NASA v. FLRA

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Case Basics
Docket No. 
98-369
Petitioner 
National Aeronautics and Space Administration
Respondent 
Federal Labor Relations Authority
Advocates
(Argued the cause for respondent American Federation of Government Employees)
(Argued the cause for respondent Federal Labor Relations Authority)
(Argued the cause for the petitioners)
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Facts of the Case 

After enacting the Inspector General Act (IGA), which created an Office of Inspector General (OIG) in the National Aeronautics and Space Administration (NASA) and other federal agencies, Congress enacted the Federal Service Labor- Management Relations Statute (FSLMRS). The FSLMRS permits union participation at an employee examination conducted "by a representative of the agency" if the employee believes that the examination will result in disciplinary action and requests such representation. In January 1993, NASA's OIG (NASA-OIG) conducted an investigation of certain threatening activities of a NASA employee. A NASA-OIG investigator interviewed the employee and permitted the employee's union representative to attend. Subsequently, the employee's union filed a charge with the Federal Labor Relations Authority (Authority), alleging that NASA and its OIG had committed an unfair labor practice when the investigator limited the union representative's participation in the interview. In ruling for the union, an Administrative Law Judge concluded that the OIG investigator was a "representative" of NASA within FSLMRS' meaning, and that the investigator's behavior had violated the employee's right to union representation. On review, the Authority agreed and granted relief against both NASA and NASA-OIG. The Court of Appeals upheld the Authority's rulings and granted the Authority's application for enforcement of its order.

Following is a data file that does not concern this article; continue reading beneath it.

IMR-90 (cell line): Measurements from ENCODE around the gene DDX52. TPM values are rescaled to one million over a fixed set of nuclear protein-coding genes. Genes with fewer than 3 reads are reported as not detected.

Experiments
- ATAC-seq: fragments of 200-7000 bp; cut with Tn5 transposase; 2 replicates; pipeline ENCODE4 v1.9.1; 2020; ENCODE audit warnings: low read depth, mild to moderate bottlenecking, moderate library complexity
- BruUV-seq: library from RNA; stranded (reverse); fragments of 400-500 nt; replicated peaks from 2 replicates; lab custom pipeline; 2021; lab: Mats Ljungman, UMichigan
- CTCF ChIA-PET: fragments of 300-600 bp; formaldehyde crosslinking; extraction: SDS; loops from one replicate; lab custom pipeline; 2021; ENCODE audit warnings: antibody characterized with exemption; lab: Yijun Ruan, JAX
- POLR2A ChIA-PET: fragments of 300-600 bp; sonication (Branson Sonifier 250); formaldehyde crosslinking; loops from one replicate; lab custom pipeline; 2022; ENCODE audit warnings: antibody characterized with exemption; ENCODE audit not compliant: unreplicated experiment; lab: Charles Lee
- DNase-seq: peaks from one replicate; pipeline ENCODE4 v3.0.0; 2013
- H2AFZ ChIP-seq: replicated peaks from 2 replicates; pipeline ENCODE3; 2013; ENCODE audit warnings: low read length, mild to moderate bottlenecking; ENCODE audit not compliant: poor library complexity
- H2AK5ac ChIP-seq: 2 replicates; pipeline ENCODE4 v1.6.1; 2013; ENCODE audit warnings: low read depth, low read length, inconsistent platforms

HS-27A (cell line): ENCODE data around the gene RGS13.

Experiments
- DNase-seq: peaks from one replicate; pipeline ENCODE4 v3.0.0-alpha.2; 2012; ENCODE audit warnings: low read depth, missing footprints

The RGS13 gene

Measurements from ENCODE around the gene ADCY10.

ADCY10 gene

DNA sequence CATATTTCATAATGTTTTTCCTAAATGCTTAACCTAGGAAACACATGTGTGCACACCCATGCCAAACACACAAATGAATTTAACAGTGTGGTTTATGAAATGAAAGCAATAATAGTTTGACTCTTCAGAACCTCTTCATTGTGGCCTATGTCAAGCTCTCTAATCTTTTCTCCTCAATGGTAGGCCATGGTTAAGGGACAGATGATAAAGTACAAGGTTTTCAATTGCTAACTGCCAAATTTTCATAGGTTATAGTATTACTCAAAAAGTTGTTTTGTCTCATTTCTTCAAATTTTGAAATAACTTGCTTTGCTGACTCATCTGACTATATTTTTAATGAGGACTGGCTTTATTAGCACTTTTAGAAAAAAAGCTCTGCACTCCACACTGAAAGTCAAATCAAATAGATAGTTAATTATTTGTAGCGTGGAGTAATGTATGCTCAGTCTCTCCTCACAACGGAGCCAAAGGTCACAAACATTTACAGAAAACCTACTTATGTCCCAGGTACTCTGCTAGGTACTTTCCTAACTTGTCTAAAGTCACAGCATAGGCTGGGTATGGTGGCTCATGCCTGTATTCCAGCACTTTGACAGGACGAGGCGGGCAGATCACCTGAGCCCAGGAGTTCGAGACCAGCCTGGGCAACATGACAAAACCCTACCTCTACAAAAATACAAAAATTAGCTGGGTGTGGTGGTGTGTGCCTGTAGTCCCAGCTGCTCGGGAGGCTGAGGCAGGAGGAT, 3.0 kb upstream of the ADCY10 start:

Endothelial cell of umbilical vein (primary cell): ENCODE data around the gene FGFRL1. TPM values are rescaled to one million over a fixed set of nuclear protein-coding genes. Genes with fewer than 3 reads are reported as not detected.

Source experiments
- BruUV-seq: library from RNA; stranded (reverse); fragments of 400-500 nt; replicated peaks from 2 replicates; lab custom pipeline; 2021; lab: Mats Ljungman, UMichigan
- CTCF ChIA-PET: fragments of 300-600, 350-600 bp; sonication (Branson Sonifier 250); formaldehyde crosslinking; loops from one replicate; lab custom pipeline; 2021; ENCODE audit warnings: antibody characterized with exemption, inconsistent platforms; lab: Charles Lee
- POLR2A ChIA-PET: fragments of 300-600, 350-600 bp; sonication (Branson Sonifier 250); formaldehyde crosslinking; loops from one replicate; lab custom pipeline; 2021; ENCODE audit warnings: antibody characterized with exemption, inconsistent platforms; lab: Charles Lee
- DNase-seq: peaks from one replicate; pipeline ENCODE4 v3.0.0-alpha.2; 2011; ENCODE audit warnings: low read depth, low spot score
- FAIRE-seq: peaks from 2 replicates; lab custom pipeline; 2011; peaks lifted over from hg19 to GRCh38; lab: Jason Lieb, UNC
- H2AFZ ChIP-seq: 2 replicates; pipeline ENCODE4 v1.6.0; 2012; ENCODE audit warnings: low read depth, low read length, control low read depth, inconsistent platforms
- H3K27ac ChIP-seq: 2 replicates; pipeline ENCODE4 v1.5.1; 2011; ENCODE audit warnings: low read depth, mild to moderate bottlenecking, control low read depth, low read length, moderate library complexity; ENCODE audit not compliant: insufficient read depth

Question 

May an investigator employed in NASA's Office of Inspector General be considered a "representative" of NASA when examining a NASA employee, such that the right to union representation in the Federal Service Labor-Management Relations Statute may be invoked?

Conclusion 
Decision: 5 votes for FLRA, 4 vote(s) against
Legal provision: 5 U.S.C. 7114

Yes. In a 5-4 opinion delivered by Justice John Paul Stevens, the Court held that an investigator from NASA's Office of Inspector General is a "representative" of NASA when conducting an employee examination covered by the Federal Service Labor-Management Relations Statute, such that the right to union representation in the FSLMRS may be invoked. Justice Stevens, writing for the Court, declared: "[E]mploying ordinary tools of statutory construction...we have no difficulty concluding that [the law] is not limited to agency investigators representing an entity that collectively bargains with the employee's union." Justice Thomas, joined by Justices Rehnquist, O'Connor, and Scalia, dissented, citing the independence guaranteed Inspectors General by the Inspector General Act as reason for investigators not representing management with the meaning of the FSLMRS.

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NASA v. FLRA. The Oyez Project at IIT Chicago-Kent College of Law. 01 September 2014. <http://www.oyez.org/cases/1990-1999/1998/1998_98_369>.
NASA v. FLRA, The Oyez Project at IIT Chicago-Kent College of Law, http://www.oyez.org/cases/1990-1999/1998/1998_98_369 (last visited September 1, 2014).
"NASA v. FLRA," The Oyez Project at IIT Chicago-Kent College of Law, accessed September 1, 2014, http://www.oyez.org/cases/1990-1999/1998/1998_98_369.